Hobson’s Choice at the Theatre Royal Bath from Wednesday 24th February to Saturday 5th March

The Adver weighs up the pros and cons of Hobson's Choice with Judge John Deed actor Martin Shaw

How would you describe Henry Hobson?

He’s a man trapped in his time and in his culture. You have to remember that this is Salford in 1880 so society was pretty rigid in its beliefs, the poor were always with us, the middle class were always with us, the rich were always with us and there was no movement between the strata of society. Henry Horatio Hobson was lucky enough to have been a very successful businessman within his field. He was very proud of the fact he’d risen from being an apprentice boot-maker to becoming a master boot-maker to becoming proprietor of his own shop. There’s also that Northern thing of the man being the master of the house but it was a struggle because he’d married a very strong woman and he had some very strong-willed daughters. It’s similar to King Lear.

What’s the common ground between you and him?

[Laughs] Nothing. Absolutely nothing. It’s not so much to say that I’m necessarily that much more evolved than Hobson, although I’d like to think that I am, it’s just that I live in a different time. People are conditioned by their time and their environment.

How is it working with Christopher Timothy, who plays Jim Heeler?

It’s brilliant. We’ve known of each other for years obviously because we’ve worked in parallel as it were for years and years, but this is the first time we’ve actually worked together – and it’s lovely. We reminisce a lot about the old days and we have a lot of people and places in common. There’s a lot of late-middle-age stories going about. Chris is a little bit older than me but we are virtually contemporaries.

The original British production of the play dates back to 1916. Why do you think it has endured?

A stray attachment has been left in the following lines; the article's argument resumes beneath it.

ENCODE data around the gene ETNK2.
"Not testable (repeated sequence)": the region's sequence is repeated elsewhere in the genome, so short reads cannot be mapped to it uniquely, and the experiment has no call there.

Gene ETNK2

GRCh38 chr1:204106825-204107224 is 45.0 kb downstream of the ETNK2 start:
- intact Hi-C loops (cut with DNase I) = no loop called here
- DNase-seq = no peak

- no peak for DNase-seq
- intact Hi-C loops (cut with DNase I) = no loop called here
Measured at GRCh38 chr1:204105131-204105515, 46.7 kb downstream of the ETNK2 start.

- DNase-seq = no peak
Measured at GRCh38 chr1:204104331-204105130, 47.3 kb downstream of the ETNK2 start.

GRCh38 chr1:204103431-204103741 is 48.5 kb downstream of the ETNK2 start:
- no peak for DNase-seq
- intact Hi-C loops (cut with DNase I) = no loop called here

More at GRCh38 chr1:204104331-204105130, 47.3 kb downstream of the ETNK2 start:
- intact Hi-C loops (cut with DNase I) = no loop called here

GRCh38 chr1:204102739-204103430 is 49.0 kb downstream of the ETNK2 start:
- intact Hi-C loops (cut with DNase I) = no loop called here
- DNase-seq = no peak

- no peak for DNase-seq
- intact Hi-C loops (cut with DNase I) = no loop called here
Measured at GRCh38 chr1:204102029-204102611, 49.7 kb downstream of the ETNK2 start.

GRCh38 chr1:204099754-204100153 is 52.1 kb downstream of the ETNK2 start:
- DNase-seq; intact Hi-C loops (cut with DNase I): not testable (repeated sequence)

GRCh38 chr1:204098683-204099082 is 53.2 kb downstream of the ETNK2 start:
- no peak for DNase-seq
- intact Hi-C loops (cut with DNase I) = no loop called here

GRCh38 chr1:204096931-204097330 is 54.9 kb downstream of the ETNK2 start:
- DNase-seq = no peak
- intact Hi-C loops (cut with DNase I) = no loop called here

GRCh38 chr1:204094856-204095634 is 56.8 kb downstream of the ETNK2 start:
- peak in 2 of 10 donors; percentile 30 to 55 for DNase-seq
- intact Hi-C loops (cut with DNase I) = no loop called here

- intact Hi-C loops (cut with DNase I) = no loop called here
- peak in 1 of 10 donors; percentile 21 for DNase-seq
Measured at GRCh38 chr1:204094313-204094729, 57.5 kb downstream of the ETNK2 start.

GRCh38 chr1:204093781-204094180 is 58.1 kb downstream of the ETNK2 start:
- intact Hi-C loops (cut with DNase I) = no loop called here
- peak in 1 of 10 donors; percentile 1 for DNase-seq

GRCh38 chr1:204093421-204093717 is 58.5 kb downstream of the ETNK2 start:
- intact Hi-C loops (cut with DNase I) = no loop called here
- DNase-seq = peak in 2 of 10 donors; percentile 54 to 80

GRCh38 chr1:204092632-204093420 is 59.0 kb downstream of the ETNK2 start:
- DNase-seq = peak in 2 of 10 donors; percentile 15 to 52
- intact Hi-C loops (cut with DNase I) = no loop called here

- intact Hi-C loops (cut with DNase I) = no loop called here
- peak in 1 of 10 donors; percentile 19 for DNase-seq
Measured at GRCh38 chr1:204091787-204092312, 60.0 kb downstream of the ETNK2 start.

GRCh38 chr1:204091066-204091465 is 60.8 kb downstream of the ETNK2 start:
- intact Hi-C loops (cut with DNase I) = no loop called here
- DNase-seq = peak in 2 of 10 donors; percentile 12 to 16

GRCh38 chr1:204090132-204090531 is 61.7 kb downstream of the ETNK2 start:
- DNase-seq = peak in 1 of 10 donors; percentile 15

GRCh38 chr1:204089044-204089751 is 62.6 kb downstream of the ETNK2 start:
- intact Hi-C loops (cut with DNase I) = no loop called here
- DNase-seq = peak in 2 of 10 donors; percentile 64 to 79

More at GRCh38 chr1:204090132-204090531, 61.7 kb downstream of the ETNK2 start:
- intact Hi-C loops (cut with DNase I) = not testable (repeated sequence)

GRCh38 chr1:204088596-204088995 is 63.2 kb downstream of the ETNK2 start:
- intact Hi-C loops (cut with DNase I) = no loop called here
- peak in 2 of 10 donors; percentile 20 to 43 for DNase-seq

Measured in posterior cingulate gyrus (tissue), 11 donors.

It’s brilliantly written – that’s the main thing. The dialogue is beautifully written and it’s also perfectly constructed. One of the things the director Jonathan Church said to me when we first started working on it a few months back was that with most plays he does he has to spend some sort of energy in deciding how to make it work. But this play just works itself because it is so beautifully constructed rhythmically and each scene leads on to the next one. The actual shape of the whole thing is perfect and it’s a joy for the actors as well. It’s certainly a joy for me because it’s so beautifully written.

Were you familiar with the play or performed in it before this production?

Yes and yes. I’ve admired Hobson’s Choice ever since I first saw it, which was the National Theatre production at the Old Vic in 1964 with Colin Blakely, Billie Whitelaw and Frank Finlay. I was just struck by how wonderful the performances were and completely entranced by the play. I was just starting drama school myself at the time, at LAMDA, then subsequently I did the play in rep and played one of the young characters, Albert Prosser. Then a few years later I played another of the parts, Will Mossop. Always I had at the back of my mind that one day I was going to be old enough and mature enough to play Hobson himself and here we are. It’s actually an ambition that I’ve held since 1964 because I’ve always loved the play.

How does it resonate for modern audiences?

I think the problems of parents and children – how to bring up children, what to do when children have minds of their own – haven’t changed. They are human problems, whether you live in a cave or in a palace. Human problems are all basically related and this is just such a charming story. It’s also funny but you wouldn’t say it was a comedy. It’s got some very sad elements to it but you wouldn’t call it a tragedy either. It’s just a beautifully balanced slice of human life and it’s also an historical document now because it’s about the industrial revolution and how things were in the 1880s, and it was written by a man who had been alive in the 1880s even though it wasn’t first performed until the following century.

What are the biggest challenges for you as an actor?

Every part produces challenges and this is a challenge for me because I think it’s probably the first time that I’ve played an ailing fat man. I’m putting on a very large body padding because thank God I’m still pretty slim. Hobson, being an alcoholic and a man of his time who was not in any way abstemious, requires me to be fat. I need to be a big, bulky man who is drunk most of the time – or a lot of the time. I’m wearing a fat suit which goes from the knee to the elbow, so it’s pretty much a full body suit with several pounds of birdseed in a large pouch underneath it.